Elegant layers of flavour combine with flaky, tender chunks of salmon, shrimp, and wilted spinach, giving this cream-based seafood chowder absolute rave reviews! It’s colourful, beautiful, delicious, easy and low carb / keto! A winner all around!
6g carbs per serving
4 tbsp. butter
2 garlic cloves, minced
5 oz. (150g) celery stalks, sliced
1 cup (225ml) clam juice
1½ cups (350ml) heavy (double) whipping cream
2 tsp dried sage or dried thyme
½ lemon, juice and zest
4 oz. (110g) cream cheese
1 lb (450g) salmon or other firm fish, pin bones removed, fillets cut into 1″ pieces
2 oz. (50g) baby spinach
8 oz. (225g) shrimp peeled and deveined
salt and ground black pepper
½ tbsp. red chili peppers
fresh sage, optional for garnish
Did you know that, “Chowder is a type of rich soup, usually made with seafood, vegetables, and cream. Traditionally, it includes a base of bacon and is thickened with broken up crackers, although variations of the dish with slightly different ingredients are made in many seafaring communities. Often likened to a stew, this soup is thick with chunks of ingredients, and has a very hearty, warming flavour. In the United States, chowder is frequently made with clams, and two varieties are very popular: New England style, which uses cream, and Manhattan style, which uses a base of pureed tomatoes.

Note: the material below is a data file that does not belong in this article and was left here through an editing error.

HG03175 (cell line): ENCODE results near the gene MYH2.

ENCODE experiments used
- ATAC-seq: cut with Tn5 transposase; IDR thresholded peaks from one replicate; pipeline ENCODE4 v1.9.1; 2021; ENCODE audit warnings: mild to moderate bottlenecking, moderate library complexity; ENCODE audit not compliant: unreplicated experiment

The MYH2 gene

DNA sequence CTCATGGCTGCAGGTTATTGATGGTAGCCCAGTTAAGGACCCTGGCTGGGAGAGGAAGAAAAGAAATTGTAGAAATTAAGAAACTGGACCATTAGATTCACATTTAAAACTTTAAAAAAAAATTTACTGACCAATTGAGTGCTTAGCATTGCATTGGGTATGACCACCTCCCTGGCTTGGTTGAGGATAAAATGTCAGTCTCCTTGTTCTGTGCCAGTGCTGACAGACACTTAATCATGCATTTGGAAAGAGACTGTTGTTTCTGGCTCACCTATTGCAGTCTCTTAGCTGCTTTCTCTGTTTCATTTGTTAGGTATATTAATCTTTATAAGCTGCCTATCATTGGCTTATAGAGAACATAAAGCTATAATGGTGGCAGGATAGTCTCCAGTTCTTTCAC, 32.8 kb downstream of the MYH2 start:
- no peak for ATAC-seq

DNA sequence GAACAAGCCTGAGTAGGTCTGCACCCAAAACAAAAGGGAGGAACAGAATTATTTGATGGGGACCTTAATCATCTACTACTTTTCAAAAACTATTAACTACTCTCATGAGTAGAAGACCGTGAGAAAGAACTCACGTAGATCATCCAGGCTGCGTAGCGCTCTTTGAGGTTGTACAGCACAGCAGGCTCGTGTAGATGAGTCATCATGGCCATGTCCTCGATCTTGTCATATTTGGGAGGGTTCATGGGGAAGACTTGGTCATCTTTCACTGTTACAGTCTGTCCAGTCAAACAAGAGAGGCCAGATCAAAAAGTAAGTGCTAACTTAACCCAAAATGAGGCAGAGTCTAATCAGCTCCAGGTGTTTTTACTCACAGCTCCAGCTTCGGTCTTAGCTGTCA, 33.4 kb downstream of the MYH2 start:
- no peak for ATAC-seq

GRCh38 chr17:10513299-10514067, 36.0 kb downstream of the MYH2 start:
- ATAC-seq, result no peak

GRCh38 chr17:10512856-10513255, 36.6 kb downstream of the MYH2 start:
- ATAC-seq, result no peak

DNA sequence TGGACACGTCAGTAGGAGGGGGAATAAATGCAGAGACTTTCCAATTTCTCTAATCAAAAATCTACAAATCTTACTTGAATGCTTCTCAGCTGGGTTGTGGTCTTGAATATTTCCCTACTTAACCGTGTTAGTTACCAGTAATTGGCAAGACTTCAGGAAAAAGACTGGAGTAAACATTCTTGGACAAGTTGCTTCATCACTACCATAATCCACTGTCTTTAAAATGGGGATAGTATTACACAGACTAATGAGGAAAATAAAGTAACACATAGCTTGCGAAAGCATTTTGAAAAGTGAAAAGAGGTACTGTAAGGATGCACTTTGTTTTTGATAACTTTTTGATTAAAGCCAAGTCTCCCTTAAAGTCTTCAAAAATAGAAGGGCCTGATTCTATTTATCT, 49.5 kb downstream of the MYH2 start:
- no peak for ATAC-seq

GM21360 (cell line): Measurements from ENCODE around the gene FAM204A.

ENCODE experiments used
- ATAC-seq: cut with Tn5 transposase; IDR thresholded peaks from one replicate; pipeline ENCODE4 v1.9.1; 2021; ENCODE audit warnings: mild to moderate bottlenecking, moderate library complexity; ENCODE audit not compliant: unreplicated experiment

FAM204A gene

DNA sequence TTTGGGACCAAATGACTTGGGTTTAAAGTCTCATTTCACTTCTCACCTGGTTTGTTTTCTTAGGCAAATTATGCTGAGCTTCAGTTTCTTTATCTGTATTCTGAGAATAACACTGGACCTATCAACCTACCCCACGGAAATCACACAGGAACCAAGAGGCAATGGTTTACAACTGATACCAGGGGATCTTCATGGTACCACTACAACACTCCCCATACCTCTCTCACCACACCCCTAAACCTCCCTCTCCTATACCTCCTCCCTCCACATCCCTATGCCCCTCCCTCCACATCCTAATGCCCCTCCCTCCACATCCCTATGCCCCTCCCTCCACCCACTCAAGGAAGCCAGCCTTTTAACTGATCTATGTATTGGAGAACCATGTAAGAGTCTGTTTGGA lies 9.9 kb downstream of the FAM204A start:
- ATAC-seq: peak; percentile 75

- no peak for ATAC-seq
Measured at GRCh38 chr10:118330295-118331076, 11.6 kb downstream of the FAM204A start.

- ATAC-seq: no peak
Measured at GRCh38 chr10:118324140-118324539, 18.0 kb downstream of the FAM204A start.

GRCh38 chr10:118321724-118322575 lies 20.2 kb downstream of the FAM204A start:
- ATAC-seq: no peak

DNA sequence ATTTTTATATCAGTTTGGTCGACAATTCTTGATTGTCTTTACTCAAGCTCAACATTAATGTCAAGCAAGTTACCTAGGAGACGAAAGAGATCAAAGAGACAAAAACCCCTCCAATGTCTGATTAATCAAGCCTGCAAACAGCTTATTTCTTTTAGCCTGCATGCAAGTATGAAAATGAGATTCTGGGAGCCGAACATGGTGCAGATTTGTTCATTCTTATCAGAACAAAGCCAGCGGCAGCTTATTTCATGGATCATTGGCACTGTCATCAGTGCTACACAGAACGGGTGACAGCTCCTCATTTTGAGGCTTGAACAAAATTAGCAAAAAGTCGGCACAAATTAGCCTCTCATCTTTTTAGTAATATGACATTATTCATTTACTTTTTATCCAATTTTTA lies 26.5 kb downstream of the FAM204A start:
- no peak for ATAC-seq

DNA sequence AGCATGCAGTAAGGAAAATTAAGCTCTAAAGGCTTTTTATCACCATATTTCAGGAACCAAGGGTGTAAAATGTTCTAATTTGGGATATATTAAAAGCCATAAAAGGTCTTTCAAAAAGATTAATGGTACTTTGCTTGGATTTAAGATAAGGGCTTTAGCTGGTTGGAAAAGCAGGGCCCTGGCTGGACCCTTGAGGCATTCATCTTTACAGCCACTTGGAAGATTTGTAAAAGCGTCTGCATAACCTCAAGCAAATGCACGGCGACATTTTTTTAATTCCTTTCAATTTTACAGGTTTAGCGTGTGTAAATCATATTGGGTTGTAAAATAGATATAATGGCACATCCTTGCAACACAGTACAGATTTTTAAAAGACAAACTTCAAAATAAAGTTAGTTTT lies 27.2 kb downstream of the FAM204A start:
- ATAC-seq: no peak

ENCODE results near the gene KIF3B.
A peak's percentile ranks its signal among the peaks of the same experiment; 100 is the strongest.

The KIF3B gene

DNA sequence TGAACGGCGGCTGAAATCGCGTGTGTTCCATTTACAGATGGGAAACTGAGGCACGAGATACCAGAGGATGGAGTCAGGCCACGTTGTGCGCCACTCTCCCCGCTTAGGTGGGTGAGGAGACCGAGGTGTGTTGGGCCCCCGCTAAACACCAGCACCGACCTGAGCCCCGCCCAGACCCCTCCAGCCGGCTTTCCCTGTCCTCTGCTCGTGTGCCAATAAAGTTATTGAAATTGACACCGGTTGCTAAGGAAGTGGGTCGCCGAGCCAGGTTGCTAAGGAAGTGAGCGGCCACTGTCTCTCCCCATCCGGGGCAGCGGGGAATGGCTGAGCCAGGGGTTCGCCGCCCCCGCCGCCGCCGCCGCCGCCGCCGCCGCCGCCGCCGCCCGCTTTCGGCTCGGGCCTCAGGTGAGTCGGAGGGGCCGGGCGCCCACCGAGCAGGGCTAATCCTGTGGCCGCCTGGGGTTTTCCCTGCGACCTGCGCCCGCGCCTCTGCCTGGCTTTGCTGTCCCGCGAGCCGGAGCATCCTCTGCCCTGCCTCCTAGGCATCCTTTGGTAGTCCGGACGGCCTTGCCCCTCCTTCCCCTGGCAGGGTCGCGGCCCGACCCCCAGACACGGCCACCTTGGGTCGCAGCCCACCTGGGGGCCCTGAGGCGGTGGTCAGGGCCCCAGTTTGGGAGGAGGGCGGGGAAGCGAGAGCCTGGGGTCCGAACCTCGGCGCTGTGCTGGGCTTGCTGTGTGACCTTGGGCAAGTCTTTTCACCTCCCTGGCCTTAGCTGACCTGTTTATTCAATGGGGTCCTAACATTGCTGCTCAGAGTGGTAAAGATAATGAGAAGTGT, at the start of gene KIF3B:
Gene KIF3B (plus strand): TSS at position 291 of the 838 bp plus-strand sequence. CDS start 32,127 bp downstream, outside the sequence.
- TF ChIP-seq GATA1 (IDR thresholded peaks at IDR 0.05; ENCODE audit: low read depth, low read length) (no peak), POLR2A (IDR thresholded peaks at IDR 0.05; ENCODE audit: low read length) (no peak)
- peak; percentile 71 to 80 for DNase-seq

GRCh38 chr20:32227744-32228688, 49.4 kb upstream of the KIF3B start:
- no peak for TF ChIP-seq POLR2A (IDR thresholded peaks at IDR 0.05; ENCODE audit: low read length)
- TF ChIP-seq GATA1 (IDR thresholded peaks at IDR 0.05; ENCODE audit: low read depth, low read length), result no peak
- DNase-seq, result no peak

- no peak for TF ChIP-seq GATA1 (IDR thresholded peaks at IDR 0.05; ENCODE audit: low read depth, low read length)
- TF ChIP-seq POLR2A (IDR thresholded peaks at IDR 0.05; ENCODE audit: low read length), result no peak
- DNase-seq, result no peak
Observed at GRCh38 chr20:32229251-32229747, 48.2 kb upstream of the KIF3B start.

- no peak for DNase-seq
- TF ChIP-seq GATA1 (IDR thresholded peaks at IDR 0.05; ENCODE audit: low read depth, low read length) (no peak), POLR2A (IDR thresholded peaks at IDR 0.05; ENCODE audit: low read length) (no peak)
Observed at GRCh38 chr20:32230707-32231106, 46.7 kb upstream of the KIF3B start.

In many seafaring communities, fishers would throw samples of the catch into a large cauldron and boil the chunks of fish with an assortment of vegetables such as potatoes. In France, this dish was called Chaudière, after the pot it was cooked in. The French also added broken biscuits or crackers to make the dish thicker. It is probable that Americans adopted chowder from French settlers in the Northern areas of the colonies, because of the name, although the British have a long tradition of seafood stews as well.
The word first appeared in English within a recipe header in 1751, although there is evidence that the dish was popular well before then. This recipe included onions, bacon, fish, an assortment of spices, biscuits, claret, and water. In the 1800s, American cooks began to make the transition to clams, because of the abundance of shellfish in the new colony. Cooks also began to add cream to the soup, and to differentiate unique types depending on the ingredients.”
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All the best Jan